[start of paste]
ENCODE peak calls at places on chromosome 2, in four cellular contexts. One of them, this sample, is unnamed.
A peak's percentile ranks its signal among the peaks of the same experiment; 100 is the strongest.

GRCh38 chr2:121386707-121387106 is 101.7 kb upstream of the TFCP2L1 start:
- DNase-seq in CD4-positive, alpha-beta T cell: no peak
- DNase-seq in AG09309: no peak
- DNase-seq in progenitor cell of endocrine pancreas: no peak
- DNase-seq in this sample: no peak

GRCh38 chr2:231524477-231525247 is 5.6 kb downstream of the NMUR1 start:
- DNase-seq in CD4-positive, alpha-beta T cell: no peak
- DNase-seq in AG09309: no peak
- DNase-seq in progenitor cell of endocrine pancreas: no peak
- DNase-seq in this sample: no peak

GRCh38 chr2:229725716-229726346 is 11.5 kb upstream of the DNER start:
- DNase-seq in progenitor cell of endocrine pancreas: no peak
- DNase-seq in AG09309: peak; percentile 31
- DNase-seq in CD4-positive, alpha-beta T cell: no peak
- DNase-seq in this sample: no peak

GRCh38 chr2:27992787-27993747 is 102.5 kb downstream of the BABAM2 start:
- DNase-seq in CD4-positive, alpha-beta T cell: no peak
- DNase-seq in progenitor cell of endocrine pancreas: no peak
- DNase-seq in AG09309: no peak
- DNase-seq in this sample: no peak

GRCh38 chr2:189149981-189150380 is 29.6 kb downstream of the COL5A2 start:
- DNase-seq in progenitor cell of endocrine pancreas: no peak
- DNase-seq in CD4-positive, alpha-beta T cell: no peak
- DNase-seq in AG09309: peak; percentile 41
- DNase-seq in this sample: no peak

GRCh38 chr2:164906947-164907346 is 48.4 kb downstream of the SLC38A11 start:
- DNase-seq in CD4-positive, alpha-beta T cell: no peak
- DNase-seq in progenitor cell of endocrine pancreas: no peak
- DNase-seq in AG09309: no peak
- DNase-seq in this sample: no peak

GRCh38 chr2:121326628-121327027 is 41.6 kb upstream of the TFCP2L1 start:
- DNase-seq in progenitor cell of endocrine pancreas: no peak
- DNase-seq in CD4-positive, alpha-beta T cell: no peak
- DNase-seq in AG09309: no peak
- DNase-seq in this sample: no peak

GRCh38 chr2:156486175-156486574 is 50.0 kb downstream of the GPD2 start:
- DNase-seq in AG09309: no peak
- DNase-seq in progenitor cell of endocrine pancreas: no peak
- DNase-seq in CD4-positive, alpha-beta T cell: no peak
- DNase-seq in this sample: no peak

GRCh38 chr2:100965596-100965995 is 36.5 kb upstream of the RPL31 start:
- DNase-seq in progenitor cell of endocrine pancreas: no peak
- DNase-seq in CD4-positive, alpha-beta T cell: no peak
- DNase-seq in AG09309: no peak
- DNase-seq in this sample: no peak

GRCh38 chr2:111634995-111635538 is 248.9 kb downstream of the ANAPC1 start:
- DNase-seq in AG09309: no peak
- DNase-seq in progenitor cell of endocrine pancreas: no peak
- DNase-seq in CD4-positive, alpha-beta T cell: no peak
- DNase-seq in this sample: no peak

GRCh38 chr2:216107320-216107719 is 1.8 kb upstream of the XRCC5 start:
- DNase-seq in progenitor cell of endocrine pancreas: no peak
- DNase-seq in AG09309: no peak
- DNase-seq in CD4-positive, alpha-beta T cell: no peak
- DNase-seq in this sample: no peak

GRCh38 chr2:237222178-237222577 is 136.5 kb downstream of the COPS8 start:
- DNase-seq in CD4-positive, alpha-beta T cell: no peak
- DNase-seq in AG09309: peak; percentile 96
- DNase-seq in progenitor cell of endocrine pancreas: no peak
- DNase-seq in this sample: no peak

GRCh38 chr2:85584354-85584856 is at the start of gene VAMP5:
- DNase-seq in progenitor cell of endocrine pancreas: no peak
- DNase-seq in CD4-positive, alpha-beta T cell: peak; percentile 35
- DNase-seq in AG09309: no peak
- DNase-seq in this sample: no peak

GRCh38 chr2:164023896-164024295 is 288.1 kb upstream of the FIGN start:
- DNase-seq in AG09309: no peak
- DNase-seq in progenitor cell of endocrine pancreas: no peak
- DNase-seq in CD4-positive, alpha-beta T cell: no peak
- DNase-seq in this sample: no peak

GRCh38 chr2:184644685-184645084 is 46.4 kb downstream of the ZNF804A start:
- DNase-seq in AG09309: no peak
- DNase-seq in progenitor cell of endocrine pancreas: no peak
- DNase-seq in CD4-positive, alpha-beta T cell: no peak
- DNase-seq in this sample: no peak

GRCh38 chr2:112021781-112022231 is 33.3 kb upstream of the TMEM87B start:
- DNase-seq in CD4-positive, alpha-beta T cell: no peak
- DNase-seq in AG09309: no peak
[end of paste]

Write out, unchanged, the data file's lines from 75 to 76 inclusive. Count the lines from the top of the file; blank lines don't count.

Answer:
- DNase-seq in progenitor cell of endocrine pancreas: no peak
- DNase-seq in CD4-positive, alpha-beta T cell: no peak